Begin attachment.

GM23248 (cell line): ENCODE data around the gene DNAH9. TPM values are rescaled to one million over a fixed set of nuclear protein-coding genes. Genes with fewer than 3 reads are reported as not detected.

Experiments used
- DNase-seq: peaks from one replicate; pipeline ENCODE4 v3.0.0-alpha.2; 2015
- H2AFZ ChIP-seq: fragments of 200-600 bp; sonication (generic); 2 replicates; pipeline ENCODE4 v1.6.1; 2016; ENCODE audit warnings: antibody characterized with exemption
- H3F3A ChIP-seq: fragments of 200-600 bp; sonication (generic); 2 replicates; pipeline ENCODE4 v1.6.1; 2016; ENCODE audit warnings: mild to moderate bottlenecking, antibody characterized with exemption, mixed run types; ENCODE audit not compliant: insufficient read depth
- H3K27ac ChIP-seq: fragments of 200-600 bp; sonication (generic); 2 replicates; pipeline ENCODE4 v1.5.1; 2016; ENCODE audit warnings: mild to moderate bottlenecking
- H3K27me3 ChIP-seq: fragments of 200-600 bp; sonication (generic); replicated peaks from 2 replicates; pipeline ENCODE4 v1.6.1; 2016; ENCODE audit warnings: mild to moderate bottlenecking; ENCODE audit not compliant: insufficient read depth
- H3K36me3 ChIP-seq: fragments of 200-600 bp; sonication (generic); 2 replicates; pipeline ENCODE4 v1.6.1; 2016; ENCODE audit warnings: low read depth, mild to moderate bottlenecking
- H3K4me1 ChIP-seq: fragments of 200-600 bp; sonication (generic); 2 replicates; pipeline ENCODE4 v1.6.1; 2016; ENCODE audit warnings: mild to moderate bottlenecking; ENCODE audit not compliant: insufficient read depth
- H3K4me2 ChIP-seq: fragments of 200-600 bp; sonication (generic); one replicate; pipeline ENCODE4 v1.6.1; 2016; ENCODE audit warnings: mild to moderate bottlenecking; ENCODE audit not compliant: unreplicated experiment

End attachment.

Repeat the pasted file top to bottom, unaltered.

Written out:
GM23248 (cell line): ENCODE data around the gene DNAH9. TPM values are rescaled to one million over a fixed set of nuclear protein-coding genes. Genes with fewer than 3 reads are reported as not detected.

Experiments used
- DNase-seq: peaks from one replicate; pipeline ENCODE4 v3.0.0-alpha.2; 2015
- H2AFZ ChIP-seq: fragments of 200-600 bp; sonication (generic); 2 replicates; pipeline ENCODE4 v1.6.1; 2016; ENCODE audit warnings: antibody characterized with exemption
- H3F3A ChIP-seq: fragments of 200-600 bp; sonication (generic); 2 replicates; pipeline ENCODE4 v1.6.1; 2016; ENCODE audit warnings: mild to moderate bottlenecking, antibody characterized with exemption, mixed run types; ENCODE audit not compliant: insufficient read depth
- H3K27ac ChIP-seq: fragments of 200-600 bp; sonication (generic); 2 replicates; pipeline ENCODE4 v1.5.1; 2016; ENCODE audit warnings: mild to moderate bottlenecking
- H3K27me3 ChIP-seq: fragments of 200-600 bp; sonication (generic); replicated peaks from 2 replicates; pipeline ENCODE4 v1.6.1; 2016; ENCODE audit warnings: mild to moderate bottlenecking; ENCODE audit not compliant: insufficient read depth
- H3K36me3 ChIP-seq: fragments of 200-600 bp; sonication (generic); 2 replicates; pipeline ENCODE4 v1.6.1; 2016; ENCODE audit warnings: low read depth, mild to moderate bottlenecking
- H3K4me1 ChIP-seq: fragments of 200-600 bp; sonication (generic); 2 replicates; pipeline ENCODE4 v1.6.1; 2016; ENCODE audit warnings: mild to moderate bottlenecking; ENCODE audit not compliant: insufficient read depth
- H3K4me2 ChIP-seq: fragments of 200-600 bp; sonication (generic); one replicate; pipeline ENCODE4 v1.6.1; 2016; ENCODE audit warnings: mild to moderate bottlenecking; ENCODE audit not compliant: unreplicated experiment